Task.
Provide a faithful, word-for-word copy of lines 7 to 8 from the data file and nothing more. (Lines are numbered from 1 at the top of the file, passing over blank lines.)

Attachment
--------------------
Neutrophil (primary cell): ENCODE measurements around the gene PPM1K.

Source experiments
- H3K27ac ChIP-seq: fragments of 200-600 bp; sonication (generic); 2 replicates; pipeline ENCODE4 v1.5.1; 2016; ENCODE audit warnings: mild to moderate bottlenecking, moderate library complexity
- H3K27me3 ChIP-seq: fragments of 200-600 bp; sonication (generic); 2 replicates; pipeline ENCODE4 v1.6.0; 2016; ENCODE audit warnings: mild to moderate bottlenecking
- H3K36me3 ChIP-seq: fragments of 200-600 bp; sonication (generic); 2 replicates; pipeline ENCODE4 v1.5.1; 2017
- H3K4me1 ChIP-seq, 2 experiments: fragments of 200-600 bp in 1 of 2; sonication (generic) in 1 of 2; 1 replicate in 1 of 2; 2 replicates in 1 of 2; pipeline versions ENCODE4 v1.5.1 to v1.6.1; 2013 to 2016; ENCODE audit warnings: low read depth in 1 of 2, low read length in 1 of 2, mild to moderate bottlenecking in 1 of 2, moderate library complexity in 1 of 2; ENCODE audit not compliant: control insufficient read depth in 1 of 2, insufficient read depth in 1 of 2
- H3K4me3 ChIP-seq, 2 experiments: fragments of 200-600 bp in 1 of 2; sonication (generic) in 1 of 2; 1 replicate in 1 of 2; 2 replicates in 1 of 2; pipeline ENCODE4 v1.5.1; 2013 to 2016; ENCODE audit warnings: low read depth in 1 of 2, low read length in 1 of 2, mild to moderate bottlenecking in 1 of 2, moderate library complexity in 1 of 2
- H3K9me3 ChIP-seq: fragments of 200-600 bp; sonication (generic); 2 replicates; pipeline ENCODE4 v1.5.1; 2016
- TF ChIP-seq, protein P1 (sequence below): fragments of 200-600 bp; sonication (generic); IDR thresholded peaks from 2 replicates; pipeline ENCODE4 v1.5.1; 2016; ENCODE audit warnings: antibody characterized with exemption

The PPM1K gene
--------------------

- H3K4me3 ChIP-seq, 2 experiments: fragments of 200-600 bp in 1 of 2; sonication (generic) in 1 of 2; 1 replicate in 1 of 2; 2 replicates in 1 of 2; pipeline ENCODE4 v1.5.1; 2013 to 2016; ENCODE audit warnings: low read depth in 1 of 2, low read length in 1 of 2, mild to moderate bottlenecking in 1 of 2, moderate library complexity in 1 of 2
- H3K9me3 ChIP-seq: fragments of 200-600 bp; sonication (generic); 2 replicates; pipeline ENCODE4 v1.5.1; 2016